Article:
The nun is Murasaki's grandmother and is also a relative of the bishop. She cares for Murasaki and attempts to stop Genji from taking custody of her, but her death prevents her from being successful in keeping Genji away. Genji finds the nun somewhat imposing and scary.
The nurse is a young woman who, prior to Genji hiring her as a nurse for the Akashi Lady's daughter, had a child with someone who wasn't trustworthy. Genji is sexually attracted to her and while the nurse reciprocates, she does as she's told and goes to Akashi.
Lady of the Paulownia Court
The Lady of the Paulownia Court is Genji's mother. She's extremely beautiful and is the Emperor's favorite lover, but because she doesn't have any powerful female relatives, the other ladies at court torment her. Their jealousy makes her ill and she dies when Genji is three as a result.
The Paulownia Lady's Mother
The Paulownia Lady's Mother is Genji's grandmother. She expresses skepticism that the Emperor can actually protect Genji at court, given that the other ladies at court tormented her daughter, the Lady of the Paulownia Court, so much that she died.
Yugiri is Genji's son with Aoi. Because Aoi dies days after Yugiri's birth, Genji and the Minister of the Left think of Yugiri as a memento to remember Aoi by. He's a happy and active young child, and Genji visits often to attend to his education.
Yoshikiyo is one of Genji's attendants, and is also possibly in love with the Akashi Lady. He's instrumental in orchestrating Genji's move from Suma to Akashi and later, is jealous when he learns that the Akashi Lady is pregnant with Genji's baby.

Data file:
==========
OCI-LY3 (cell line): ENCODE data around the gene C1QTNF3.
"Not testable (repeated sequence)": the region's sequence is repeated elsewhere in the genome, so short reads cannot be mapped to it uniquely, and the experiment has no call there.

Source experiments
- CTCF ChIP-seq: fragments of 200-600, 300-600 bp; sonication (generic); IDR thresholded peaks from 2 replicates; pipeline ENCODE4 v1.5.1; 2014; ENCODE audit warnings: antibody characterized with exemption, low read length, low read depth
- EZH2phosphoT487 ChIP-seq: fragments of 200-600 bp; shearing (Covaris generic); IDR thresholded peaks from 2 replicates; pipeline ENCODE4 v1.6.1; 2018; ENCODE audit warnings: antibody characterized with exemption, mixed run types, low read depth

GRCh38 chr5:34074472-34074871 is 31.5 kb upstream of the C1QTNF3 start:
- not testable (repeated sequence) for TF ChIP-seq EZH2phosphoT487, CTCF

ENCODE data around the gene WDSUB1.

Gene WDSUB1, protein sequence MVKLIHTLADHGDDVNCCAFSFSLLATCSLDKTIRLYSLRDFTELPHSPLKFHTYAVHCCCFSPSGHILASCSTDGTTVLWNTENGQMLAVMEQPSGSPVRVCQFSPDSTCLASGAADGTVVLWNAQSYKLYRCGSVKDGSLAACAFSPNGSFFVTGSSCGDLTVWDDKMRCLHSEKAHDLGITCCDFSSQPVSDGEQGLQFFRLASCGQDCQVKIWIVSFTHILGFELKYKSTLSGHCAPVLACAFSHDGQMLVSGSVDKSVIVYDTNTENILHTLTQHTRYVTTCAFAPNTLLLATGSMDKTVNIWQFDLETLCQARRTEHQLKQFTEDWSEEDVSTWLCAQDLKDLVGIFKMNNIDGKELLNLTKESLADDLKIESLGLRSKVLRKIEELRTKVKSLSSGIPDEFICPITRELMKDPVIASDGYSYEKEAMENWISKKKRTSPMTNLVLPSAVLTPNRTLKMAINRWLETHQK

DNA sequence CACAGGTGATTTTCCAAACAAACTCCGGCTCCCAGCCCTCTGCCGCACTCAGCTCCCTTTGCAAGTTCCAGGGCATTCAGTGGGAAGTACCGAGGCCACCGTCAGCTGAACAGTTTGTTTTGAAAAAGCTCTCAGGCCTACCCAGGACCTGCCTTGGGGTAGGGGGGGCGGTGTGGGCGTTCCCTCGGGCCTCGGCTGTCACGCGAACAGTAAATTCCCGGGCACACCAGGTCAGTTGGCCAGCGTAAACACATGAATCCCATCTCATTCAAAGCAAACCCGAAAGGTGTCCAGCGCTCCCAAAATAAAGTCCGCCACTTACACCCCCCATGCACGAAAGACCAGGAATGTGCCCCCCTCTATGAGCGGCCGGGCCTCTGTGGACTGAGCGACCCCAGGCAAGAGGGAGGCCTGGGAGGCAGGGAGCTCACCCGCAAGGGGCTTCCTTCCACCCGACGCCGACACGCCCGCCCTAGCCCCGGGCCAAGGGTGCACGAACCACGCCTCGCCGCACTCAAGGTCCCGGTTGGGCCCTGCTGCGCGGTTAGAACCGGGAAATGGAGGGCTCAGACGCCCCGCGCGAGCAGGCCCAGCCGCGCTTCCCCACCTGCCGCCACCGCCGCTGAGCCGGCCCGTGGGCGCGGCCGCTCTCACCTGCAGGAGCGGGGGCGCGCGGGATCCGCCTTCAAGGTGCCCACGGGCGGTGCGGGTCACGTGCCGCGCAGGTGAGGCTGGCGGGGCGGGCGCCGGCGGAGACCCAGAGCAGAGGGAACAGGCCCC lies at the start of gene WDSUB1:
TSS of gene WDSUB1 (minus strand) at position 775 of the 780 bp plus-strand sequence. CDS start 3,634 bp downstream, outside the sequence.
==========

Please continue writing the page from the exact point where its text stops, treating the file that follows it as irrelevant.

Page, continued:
Ukon is the serving lady of the Lady of the Evening Faces. She attempts to stand up to Genji at various points but is unable to do so. After the Lady of the Evening Faces dies, Genji brings Ukon to the palace against her will.
Lady of the Locust Shell
The Lady of the Locust Shell is the governor of Iyo's wife. Though she and Genji have a short-lived romantic relationship, she eventually refuses to see him.
Koremitsu's mother was one of Genji's childhood nurses. She implies that she loves Genji more than she loves her own children when Genji visits her in her old age.
The Korean Emissary
The Korean Emissary visits Japan when Genji is a small child. Genji is already so obviously perfect that the emissary notes that Genji should be the father of the nation.
Myōbu is one of the Emperor's female messengers. She carries notes for him to the Paulownia Lady's mother.
Prince Hotaru is one of Genji's brothers. At the end of the novel, Genji asks him to act as umpire in the art critique contest.
The sage is a renowned healer who lives on a mountain outside of Kyoto. He cures Genji of malaria.
The Governor of Iyo
The governor of Iyo is an older man whose wife and daughter are lovers of Genji's.
The Gosechi Dancer
The Gosechi Dancer is one of Genji’s lovers while he’s away in exile, though she never appears in person in the text. Genji effectively ends their relationship when he returns to the city.